Inheritance Tax

In a nutshell, you have to be very rich for IHT to make a huge difference. I don’t expect it to be a big factor for me. But with SIPPs and DC pensions becoming more common and with the insane house prices, even the moderately well-off might find IHT creeping in a bit. If below the IHT allowance then maybe best to have moved pension to ISA, but there’s a case for leaving some in drawdown. If it’s possible to be at or above the IHT allowance then leaving money in drawdown to avoid IHT seems best. I’ll replan in my late 60’s using whatever the IHT rules are then, and maybe leave some money in the drawdown accounts.

In Pension page “6 – Model”, I said “leaving aside some inheritance tax reasons”. The latest rules mean that there are some reasons that you might choose to leave some funds in drawdown rather than move to your/spouse’s ISA. Your heirs might be able to draw a pension at their marginal tax rate, rather than receive a sum from your estate some of which could be subject to 40% inheritance tax.

I believe it works like this:
Start with your house. Let’s say you’ve had a house worth 500,000. Even if you downsize there’s some way to record that you had a house worth over 350k and so claim the allowance.
Between you and your spouse you can effectively combine allowances. I’m not sure how formal that might need to be in your will.

Allowances will soon be :
My house allowance 175,000
Wife’s house allowance 175,000
My main IHT allowance 325,000
Wife’s main IHT allowance 325,000
So as long as we’ve sold a house for over 350k, we can use all the housing allowance, so that means we have a total 1 million pound allowance.
With 500k for the house, that leaves 500k allowances for ISA and any other parts of our estate.

Our pensions in SIPP or Drawdown are not part of our estates.
If we’re under 75, the pension can be inherited tax free.
If we’re over 75, the pension can be part of our descendents gross income (i.e. income that is taxed at their marginal rate).

In this table, there are three scenarios, each with the deceased having different sums to pass on. For each scenario there are three approaches taken – maximum in pension, maximum in ISA, and an in-between option that tries to use all the inheritance tax allowance. Looking at the bottom of the table you see the view of the heir. Their view varies depending on their income and on whether they try to use the inheritance to give an income or to give cash.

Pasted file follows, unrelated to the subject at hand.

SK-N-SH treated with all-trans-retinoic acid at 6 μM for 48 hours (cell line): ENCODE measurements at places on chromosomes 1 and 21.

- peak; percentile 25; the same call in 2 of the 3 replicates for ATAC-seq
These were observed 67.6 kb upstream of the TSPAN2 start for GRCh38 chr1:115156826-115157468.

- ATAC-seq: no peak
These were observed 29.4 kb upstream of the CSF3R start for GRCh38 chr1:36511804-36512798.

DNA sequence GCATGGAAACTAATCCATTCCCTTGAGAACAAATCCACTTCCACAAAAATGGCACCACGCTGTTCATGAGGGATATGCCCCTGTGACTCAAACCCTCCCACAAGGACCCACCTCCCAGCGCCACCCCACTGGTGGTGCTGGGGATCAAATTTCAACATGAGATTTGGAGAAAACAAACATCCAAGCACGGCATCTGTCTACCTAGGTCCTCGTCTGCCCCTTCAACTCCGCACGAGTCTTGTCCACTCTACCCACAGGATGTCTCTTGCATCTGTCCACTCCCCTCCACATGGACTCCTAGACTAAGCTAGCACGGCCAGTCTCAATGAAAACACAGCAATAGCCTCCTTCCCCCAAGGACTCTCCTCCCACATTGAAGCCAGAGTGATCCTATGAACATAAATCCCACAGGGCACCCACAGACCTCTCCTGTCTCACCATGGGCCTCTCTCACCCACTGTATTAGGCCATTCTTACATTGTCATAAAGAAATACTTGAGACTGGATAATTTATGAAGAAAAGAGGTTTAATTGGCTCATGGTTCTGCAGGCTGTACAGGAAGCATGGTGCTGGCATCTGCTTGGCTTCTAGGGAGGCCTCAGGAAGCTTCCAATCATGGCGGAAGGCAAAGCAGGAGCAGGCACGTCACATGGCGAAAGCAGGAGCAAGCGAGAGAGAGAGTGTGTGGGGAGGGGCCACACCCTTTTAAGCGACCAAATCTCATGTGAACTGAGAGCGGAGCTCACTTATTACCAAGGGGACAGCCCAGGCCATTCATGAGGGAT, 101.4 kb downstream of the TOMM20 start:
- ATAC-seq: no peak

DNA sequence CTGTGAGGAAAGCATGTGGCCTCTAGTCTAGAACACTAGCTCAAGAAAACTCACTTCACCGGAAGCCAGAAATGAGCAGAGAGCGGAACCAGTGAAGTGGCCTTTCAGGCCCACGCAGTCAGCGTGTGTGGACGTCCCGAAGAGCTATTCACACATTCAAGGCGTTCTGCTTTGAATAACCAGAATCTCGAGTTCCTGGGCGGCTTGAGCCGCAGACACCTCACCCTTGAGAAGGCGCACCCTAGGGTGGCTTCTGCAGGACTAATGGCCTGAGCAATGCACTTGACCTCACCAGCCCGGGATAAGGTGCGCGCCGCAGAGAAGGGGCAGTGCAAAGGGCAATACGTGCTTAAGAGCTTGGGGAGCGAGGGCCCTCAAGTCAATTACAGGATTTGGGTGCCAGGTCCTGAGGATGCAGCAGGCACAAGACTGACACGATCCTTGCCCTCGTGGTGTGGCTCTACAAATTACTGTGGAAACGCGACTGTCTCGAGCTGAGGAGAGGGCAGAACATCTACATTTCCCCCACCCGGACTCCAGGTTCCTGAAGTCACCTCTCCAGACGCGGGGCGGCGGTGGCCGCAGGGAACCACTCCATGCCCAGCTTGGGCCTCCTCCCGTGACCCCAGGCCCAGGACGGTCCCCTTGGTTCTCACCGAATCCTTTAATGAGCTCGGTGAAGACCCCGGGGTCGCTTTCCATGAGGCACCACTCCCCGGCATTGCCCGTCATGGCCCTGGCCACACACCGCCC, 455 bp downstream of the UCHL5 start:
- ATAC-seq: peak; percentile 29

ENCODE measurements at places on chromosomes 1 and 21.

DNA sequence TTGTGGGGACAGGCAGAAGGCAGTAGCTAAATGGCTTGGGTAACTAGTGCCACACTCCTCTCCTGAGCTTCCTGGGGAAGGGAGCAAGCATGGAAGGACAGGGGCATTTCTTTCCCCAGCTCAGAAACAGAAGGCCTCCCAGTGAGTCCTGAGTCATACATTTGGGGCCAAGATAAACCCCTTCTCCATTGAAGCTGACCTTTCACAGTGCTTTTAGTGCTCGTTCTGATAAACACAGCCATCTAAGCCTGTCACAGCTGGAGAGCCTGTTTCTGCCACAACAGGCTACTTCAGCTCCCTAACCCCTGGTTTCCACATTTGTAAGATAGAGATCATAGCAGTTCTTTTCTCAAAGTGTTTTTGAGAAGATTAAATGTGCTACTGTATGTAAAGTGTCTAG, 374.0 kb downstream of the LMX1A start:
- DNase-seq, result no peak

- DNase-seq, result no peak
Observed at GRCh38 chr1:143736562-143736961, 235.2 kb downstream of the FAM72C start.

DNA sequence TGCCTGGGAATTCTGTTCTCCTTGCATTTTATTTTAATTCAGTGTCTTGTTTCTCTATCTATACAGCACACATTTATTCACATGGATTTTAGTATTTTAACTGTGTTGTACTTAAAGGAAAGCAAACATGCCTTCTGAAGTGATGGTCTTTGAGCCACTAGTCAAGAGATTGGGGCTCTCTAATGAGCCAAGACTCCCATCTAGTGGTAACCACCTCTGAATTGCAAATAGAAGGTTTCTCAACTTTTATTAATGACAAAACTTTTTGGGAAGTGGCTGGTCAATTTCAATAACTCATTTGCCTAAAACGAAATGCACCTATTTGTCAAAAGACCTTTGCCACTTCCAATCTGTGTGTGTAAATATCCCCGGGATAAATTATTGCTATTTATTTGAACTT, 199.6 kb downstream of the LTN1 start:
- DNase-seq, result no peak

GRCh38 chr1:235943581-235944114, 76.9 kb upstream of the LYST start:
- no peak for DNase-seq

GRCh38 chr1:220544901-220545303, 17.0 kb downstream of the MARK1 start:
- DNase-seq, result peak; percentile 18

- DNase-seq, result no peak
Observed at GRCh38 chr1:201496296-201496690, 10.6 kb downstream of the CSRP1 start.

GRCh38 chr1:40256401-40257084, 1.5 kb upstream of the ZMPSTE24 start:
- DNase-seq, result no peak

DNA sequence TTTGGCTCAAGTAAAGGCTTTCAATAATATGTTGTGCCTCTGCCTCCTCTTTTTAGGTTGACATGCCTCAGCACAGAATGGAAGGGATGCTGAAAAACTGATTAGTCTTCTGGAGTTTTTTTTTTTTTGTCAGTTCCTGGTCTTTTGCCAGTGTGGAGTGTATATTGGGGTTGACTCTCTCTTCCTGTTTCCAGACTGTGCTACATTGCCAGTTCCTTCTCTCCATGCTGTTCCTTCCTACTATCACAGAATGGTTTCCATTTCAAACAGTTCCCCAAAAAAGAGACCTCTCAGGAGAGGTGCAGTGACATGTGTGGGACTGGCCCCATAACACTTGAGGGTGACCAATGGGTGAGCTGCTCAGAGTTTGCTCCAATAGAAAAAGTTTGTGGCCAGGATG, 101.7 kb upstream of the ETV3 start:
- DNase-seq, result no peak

Just considering the heirs:
If the estate is under the IHT allowance, it’s probably more tax efficient for wage-earning heirs to try to get investments into ISAs rather than left in pensions.
If there’s enough funds that it’s possible to reach or go above the allowance then it’s best to leave money in the pension and avoid IHT.

But there’s another angle:
The inherited pension can remain invested and the heir can pass it on to their heirs, and it’s still not subject to IHT. This is the “wealth cascading down the generations” that some politicians mention. If (!) tax rules don’t change, leaving a pension to heirs looks attractive. I also feel a blog post about social mobility coming on.

Summary

In summary, you can see that the IHT is not that significant a thing for most people. Recreate the model for your own situation and you can experiment with larger values. You have to be pretty rich before IHT has a significant effect.

If IHT is significant, I believe it’s possible to set up a trust to avoid tax.  The cost to set-up and run the trust can easily be taken from such a large estate.  When I next have a discussion with a legal adviser about my will, I’ll ask about trusts, even though I don’t expect to use them.

As an aside, by giving 10% of the estate to charity, the 40% drops to 36%. No matter how rich you are, it doesn’t help dodge taxes to contribute to charity just to try to give more to your descendants. Give to charity if you want to give to charity.

In Pension page “6 – Model”, if we assume 500k house value, it’s well into age 70’s when the ISA gets big enough to worry about for IHT. In that model, it might then be best to reduce withdrawing from the pension and live more from the ISA, while still having enough of a buffer for end-of-life costs.  But the worst would be to delay drawing from pensions, then suddenly need to draw a lot in one year, and pay high income tax on that.
I plan on having a good look at all this in my late 60’s when I’ll be sure of our state pensions (inheritance rules will have changed by then, I’m sure) and I’ll probably be getting some financial advice on the subject.